I like how N. T. Wright puts it. He says that ‘what happened to Jesus is not what normally happens’.

And so, for those who accept that Jesus really was the Son of God, what seems more likely? That he came to earth and acted as an ordinary man? Or that he came to earth and performed miracles?

And if Jesus did perform miracles during his earthly life, doesn’t it also seem possible that God may still be performing miracles now?

I believe in miracles. I believe they happen all the time. Sometimes they’re so extraordinary that no other explanation can be found. Sometimes they’re little miracles, mini miracles as I like to call them, where God just intervenes a little bit to answer a prayer or help someone. There will always be people who seek to find other explanations for these miracles. And no doubt, they will find them. But there will also always be people who recognise that sometimes the supernatural intervention of God is the best possible explanation.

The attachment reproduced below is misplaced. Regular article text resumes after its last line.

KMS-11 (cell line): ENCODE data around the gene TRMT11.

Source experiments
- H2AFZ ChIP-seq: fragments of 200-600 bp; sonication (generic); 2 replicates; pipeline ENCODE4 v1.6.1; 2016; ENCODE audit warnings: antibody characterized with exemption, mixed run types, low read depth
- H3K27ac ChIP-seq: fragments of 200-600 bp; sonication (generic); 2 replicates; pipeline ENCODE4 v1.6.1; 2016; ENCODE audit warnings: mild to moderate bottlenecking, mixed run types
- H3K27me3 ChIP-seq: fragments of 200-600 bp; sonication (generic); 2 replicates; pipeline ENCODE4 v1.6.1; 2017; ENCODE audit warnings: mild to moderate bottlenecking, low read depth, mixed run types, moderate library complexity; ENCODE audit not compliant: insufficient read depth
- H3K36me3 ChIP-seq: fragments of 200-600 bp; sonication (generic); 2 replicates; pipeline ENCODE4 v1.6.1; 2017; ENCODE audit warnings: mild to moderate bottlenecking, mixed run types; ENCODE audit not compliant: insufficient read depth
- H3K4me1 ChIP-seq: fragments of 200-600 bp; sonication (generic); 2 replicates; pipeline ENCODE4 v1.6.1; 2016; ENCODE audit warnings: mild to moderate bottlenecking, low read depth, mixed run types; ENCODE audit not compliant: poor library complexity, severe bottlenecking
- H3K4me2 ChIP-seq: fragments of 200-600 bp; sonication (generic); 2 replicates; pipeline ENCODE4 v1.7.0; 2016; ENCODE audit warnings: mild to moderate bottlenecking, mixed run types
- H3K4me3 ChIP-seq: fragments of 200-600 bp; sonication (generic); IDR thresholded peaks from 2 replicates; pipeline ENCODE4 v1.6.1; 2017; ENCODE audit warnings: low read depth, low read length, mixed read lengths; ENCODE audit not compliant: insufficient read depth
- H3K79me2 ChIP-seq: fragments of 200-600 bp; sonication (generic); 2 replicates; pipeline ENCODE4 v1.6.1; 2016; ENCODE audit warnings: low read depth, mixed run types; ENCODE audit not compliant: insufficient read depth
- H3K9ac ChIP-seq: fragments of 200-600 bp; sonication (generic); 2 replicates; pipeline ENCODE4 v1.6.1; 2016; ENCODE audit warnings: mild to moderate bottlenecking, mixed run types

(Image details: Raising of Lazarus by Jesus by Carl Heinrich Bloch)


  1. Hi Liz,

    I remember reading Bl. Dom Marmion (the Benedictine Abbott), and he was writing about the Godhead/Trinity before the creation of the world. It remains the best explanation of the Holy Trinity I've read.

    The point I want to make is in relation to this. If people believe in God, and that He created the world (which is miraculous, when you consider He created it out of nothing), then those same people will believe in miracles of another nature, even those performed by saints, in God's name, via His power.

    People who don't believe in God's existence or nature, won't believe in miracles.

    I forget which saint said this, but he was talking about Christ's Transfiguration on Mt Thabor. And he said, the biggest miracle in Christ's life was not that he was transfigured into a glorious state, but that He hid his divinity for 33 years.

    Ah, what the eyes of faith see, that non-believers don't. I couldn't imagine life without faith. It would be shallow, hollow, empty, and devoid of all meaning. I guess if I was like that, I'd be out there putting all my energy into making money and keeping it all for myself, and not giving God a second thought.